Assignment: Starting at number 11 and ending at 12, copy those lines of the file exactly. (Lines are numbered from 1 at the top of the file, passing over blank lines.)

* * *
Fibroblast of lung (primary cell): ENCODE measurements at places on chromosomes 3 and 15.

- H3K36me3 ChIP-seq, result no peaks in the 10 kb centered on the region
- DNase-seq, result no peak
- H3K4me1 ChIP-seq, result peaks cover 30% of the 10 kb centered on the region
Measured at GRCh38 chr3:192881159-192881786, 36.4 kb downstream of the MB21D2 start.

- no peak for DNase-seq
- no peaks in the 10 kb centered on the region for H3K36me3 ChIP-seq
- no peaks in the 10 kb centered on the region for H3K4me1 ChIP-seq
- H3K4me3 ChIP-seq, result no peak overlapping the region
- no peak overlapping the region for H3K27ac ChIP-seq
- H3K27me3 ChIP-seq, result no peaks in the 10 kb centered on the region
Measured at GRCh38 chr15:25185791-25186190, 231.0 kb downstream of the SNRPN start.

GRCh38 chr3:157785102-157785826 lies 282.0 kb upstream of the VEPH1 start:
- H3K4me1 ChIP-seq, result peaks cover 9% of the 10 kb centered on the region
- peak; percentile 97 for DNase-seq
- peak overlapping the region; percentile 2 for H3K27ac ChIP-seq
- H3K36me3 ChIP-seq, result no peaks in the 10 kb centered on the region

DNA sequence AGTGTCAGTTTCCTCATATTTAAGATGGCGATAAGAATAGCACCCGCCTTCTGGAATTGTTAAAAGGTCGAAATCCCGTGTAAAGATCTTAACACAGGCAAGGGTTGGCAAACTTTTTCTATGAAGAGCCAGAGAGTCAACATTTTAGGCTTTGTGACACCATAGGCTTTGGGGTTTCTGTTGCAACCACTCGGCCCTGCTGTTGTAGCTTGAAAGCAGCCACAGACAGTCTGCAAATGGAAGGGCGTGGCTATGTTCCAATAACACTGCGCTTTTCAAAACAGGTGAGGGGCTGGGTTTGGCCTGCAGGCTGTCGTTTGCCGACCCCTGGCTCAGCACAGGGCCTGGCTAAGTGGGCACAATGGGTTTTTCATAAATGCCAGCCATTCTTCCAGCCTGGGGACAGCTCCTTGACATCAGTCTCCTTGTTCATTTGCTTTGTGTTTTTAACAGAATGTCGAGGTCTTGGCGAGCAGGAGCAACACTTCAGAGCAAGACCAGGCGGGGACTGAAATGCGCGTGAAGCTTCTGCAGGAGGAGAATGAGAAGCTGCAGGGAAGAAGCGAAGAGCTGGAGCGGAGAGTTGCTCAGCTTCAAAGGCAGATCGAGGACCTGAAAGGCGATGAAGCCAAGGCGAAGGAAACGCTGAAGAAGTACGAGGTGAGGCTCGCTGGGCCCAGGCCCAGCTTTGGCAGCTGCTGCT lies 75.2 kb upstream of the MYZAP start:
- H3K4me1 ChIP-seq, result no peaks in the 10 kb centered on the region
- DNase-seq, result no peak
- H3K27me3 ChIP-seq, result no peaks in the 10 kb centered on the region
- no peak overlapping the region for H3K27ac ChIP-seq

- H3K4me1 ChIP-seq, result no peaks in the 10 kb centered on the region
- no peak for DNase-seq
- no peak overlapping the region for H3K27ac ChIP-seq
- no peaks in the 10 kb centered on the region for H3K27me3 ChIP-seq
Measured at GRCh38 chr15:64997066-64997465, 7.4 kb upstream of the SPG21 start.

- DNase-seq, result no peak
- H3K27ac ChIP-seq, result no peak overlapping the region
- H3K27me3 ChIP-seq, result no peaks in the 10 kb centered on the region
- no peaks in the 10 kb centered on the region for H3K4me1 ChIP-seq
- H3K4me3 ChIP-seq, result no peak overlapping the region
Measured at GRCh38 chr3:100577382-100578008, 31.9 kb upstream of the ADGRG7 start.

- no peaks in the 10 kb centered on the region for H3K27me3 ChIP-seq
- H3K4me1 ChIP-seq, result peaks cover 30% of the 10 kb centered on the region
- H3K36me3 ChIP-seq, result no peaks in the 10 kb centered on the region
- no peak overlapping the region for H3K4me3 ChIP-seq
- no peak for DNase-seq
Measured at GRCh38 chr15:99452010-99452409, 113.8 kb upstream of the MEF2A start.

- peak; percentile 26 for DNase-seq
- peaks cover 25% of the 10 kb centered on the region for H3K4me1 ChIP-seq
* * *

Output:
- H3K27me3 ChIP-seq, result no peaks in the 10 kb centered on the region
Measured at GRCh38 chr15:25185791-25186190, 231.0 kb downstream of the SNRPN start.